Fossils re-united

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Brandon Lennon (UK)

My kind of collecting requires collectors to be in the right place at the right time. Science directs fossil collectors to the right place, but it is good luck that puts them there at the right time. The latter is often referred to as “serendipity” and what happened on one of my fossil walks last year can certainly be described that way.

I have been collecting fossils in the Lyme Regis area of Dorset for decades. One morning in early July 2005, I took a group of visitors to the Black Ven area between Lyme Regis and Charmouth to search the Lower Lias landslip materials. One of the participants on the walk was Lija Flude, then a 21-year-old geology student from Toronto, Canada who was visiting the UK with her father, Greg.

Fig, 1. Lija Flude with the completed Dapedium after preparation work.

It was not long before Lija had found a nice piece of fossil bone loose in the beach shingle. However, it was another of her finds that was to provide the most excitement – a flat nodule approximately 20cm in diameter. Round the edge of the nodule could be seen shiny, black fossil fish scales. It was clear that more of the fish lay within the nodule but also apparent was the fact that the nodule had been broken at some time and some of it was missing.

Because of the interesting nature of Lija’s find, I advised her to show them to Paddy Howe, a well-known local collector and consultant to the Lyme Regis Museum. It later transpired that Paddy had advised Lija that her fish was an example of the species Dapedium politum. As this fish is well known in the Lower Lias of Lyme Regis, he told her that it was an excellent find but not of any scientific significance. However, he identified the piece of bone as a tibia from a dinosaur called Scelidosaurus harrisonii, a species of ankylosaur unique to Lyme Regis and Charmouth.

He suggested that this should be shown to Angela Milner at the Natural History Museum in London. That I thought would be the last I would hear from Lija. However, this is where serendipity intervened for a second time, “The French Lieutenants Woman”, a romantic novel by the late John Fowles, features a nineteenth century fossil collector staying in Lyme Regis. It was made in to a well-known film starring Meryl Streep and Jeremy Irons and it was filmed in and around Lyme Regis. John Fowles had always possessed a keen interest in natural history, particularly palaeontology. He was, for many years, the honorary curator at the Lyme Regis Museum and he and his wife, Sarah, often entertained local collectors at their Lyme Regis home.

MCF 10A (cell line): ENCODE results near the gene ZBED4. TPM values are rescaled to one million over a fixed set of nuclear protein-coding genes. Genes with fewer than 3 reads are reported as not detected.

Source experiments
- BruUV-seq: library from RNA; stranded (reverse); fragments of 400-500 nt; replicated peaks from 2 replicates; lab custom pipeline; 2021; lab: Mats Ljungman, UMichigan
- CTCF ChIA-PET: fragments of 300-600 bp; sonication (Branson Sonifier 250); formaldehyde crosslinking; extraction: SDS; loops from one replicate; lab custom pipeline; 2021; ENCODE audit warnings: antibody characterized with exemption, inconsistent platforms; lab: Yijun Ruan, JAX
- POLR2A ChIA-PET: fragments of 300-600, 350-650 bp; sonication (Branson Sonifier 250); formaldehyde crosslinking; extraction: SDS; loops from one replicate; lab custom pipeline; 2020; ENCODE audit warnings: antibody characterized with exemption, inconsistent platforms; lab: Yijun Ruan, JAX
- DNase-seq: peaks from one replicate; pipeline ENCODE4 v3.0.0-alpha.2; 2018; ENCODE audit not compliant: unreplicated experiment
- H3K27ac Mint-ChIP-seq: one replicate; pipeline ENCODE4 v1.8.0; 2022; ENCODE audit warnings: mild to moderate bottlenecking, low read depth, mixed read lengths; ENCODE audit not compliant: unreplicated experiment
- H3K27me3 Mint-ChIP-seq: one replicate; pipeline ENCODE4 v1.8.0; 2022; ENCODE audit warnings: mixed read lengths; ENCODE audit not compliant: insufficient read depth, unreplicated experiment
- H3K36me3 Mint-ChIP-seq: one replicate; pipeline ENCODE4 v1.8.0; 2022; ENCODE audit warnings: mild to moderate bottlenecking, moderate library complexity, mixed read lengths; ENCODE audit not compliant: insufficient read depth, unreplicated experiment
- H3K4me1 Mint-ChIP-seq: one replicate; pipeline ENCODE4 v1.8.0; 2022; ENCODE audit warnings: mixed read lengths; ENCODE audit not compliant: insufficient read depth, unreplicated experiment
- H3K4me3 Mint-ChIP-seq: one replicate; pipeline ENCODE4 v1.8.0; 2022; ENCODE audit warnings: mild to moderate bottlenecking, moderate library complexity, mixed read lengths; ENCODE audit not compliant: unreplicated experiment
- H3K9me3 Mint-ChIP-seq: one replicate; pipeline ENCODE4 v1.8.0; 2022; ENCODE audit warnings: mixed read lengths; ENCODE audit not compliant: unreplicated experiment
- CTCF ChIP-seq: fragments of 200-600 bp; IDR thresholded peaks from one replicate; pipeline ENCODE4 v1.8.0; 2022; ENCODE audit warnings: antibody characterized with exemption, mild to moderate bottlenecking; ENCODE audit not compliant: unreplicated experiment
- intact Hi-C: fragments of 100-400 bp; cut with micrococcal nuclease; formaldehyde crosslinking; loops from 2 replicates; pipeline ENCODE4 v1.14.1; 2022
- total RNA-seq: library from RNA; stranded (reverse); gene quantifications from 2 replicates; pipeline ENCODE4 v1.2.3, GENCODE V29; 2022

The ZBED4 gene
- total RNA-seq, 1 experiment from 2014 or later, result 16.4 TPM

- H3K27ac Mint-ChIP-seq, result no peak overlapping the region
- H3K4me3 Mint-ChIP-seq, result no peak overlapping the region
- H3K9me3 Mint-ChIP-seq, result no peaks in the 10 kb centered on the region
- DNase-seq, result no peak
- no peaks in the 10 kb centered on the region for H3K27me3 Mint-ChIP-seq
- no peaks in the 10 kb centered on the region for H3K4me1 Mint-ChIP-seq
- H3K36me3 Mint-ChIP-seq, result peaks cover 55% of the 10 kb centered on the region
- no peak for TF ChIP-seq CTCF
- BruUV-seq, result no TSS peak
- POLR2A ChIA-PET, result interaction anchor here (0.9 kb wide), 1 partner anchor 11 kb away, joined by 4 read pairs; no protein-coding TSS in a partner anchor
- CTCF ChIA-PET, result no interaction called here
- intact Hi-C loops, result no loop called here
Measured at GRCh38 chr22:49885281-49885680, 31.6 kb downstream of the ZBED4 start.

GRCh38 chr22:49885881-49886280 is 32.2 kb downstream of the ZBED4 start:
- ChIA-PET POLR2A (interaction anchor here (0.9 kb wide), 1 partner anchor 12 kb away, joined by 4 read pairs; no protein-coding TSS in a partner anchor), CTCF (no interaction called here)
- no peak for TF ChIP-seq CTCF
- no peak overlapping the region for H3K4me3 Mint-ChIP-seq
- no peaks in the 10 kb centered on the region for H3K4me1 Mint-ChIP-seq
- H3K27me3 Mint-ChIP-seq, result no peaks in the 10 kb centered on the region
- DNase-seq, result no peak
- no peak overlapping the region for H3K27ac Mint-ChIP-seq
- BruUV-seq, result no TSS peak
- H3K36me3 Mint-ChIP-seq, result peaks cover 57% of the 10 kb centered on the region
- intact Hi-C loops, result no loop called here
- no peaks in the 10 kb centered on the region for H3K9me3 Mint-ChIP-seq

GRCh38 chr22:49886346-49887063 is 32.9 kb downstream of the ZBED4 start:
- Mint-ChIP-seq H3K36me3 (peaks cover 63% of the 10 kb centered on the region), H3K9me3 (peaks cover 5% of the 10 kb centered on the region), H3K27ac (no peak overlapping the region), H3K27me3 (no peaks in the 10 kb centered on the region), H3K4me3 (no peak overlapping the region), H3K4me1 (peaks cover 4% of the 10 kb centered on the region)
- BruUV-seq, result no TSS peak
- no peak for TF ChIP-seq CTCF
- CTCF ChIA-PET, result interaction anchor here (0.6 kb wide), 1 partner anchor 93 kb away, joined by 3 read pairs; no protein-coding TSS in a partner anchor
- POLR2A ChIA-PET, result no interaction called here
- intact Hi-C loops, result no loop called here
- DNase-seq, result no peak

Fig. 2. The stages of preparation: a good join and a lot of hard work.

On my return from the morning fossil walk with Lija, I was invited for lunch with John and his wife. Another guest at the lunch table was David Sole, a well-known local fossil collector and friend of John. As the conversation inevitably came around to the subject of fossils, I told the guests about the finds made by the Canadian geology student on the walk that morning. At the mention of D. politum fossils, David Sole suddenly showed even more interest than was usual for him. He was soon querying the exact details of the fossil. It transpired that, a few days earlier, he had found part of such a fish washed up on the same area of beach. A few more questions and it soon became obvious that his half could belong to Lija’s half. If they were reunited, they might make a whole fish specimen. David said that he would be quite happy to surrender his half so that Lija could have a complete specimen.

So began a series of emails chasing Lija and Greg through their travels around the UK. Unfortunately, they were unable to return to Lyme Regis and took their specimen back to Toronto. Upon hearing that David had kindly agreed that Lija could have his half, she sent hers back to Lyme Regis where it was plainly obvious (as can be seen from the photographs) that the two halves were indeed originally one. Over the next few months, the two separate segments were fi tted together and painstakingly cleaned and repaired by Andy Cowap of Charmouth and David Costain of Lyme Regis. In July this year, Greg Flude returned to Lyme Regis to collect the complete specimen for its return to Lija in Toronto. He and I were photographed with the fish and an article by David Cozens appeared in the Lyme Regis News.

It certainly made an interesting story and it was all thanks to serendipity.

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